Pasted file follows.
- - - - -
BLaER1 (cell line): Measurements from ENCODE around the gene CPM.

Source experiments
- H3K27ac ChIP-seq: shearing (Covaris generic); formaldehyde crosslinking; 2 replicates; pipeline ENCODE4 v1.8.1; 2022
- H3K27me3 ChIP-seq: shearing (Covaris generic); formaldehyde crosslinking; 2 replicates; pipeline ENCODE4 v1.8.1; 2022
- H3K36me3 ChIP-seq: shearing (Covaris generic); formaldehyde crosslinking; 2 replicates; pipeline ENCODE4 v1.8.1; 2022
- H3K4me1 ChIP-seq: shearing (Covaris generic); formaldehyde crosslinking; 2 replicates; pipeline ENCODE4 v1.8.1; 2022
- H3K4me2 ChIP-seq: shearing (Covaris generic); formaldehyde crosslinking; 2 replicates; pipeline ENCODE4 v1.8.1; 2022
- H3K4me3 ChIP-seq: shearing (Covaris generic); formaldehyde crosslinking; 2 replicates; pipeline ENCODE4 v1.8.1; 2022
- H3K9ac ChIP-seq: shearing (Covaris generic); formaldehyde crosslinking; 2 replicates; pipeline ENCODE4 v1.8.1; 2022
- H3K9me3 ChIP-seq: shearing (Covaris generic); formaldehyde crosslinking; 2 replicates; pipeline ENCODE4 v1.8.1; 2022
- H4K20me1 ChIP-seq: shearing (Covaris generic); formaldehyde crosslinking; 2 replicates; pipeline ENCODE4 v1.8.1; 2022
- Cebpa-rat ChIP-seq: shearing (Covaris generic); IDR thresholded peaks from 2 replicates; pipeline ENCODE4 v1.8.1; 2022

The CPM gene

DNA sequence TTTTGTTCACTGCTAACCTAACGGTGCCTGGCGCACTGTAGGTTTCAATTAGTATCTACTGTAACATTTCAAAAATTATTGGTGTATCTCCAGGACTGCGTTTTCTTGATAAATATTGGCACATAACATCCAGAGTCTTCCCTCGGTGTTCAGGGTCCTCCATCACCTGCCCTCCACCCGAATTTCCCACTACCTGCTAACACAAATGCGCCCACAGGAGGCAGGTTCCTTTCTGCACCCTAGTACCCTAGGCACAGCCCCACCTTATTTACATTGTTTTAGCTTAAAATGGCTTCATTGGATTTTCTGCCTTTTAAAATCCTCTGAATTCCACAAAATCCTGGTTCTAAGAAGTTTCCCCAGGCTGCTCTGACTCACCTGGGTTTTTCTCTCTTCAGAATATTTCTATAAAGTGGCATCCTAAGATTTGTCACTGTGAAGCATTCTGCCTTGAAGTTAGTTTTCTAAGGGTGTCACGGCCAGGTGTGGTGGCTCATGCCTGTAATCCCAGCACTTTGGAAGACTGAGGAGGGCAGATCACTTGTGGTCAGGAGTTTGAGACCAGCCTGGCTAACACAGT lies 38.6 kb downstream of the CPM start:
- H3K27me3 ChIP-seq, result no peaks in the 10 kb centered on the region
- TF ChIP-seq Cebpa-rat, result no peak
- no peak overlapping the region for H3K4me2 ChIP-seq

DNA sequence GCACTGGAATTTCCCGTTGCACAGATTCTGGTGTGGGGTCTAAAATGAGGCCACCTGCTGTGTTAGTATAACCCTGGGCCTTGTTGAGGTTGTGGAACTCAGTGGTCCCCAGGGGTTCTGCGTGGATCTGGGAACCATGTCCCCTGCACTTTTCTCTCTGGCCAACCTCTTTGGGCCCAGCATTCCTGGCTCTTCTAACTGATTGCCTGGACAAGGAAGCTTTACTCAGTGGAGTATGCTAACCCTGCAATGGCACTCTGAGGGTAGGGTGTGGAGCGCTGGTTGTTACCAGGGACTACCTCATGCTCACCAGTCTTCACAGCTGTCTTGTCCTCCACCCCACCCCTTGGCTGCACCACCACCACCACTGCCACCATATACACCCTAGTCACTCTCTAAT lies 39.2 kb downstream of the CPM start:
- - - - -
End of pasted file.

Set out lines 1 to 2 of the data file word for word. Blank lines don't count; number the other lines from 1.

BLaER1 (cell line): Measurements from ENCODE around the gene CPM.

Source experiments